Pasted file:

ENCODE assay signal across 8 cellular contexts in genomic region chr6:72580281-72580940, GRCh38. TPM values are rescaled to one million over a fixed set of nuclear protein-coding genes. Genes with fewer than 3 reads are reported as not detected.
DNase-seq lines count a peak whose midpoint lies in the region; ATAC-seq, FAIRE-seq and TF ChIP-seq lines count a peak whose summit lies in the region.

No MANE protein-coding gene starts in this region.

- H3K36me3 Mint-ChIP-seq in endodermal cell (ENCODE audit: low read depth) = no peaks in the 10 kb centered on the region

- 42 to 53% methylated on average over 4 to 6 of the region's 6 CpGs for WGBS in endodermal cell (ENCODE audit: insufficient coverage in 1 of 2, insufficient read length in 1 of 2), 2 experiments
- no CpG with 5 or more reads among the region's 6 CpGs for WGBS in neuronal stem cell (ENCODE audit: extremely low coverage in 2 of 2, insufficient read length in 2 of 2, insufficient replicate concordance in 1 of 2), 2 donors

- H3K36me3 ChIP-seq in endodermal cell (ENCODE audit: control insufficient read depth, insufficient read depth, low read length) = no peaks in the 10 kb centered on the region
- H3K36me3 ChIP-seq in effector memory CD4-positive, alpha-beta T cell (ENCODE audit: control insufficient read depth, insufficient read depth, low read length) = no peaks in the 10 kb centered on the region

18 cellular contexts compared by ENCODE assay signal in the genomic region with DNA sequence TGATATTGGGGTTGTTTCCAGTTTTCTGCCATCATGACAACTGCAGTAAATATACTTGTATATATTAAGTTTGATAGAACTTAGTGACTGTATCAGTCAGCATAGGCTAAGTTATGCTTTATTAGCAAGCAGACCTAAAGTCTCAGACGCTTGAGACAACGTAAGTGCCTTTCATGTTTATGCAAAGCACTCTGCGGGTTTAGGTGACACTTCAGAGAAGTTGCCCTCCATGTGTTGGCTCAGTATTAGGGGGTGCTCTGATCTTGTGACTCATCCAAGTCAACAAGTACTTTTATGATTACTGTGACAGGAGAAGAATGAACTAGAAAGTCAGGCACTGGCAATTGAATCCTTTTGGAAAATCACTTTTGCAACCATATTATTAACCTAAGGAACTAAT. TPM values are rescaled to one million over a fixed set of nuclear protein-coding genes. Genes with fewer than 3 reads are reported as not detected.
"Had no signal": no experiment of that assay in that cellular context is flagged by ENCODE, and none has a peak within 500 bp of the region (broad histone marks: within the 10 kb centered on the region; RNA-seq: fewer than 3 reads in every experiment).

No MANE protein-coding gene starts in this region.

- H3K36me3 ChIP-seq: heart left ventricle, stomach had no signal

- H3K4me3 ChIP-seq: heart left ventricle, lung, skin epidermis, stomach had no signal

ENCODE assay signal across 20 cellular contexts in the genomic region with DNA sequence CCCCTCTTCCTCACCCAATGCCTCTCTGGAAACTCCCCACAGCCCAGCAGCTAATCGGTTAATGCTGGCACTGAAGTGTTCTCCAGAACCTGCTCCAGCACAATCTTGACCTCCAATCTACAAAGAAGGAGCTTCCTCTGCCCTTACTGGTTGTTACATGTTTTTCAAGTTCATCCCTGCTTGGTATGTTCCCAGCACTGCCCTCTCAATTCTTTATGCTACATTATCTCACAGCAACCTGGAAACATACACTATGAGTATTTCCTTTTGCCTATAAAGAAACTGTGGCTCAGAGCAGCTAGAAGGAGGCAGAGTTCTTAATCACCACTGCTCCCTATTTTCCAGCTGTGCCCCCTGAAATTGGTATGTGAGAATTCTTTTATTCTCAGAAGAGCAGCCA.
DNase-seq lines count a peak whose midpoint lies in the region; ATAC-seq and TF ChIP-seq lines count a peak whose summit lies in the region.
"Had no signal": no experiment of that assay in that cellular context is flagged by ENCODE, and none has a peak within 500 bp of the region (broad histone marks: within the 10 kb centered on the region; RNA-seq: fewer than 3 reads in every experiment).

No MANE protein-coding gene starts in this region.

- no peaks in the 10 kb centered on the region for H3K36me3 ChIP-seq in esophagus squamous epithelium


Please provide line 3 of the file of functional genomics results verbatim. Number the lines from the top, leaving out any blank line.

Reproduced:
No MANE protein-coding gene starts in this region.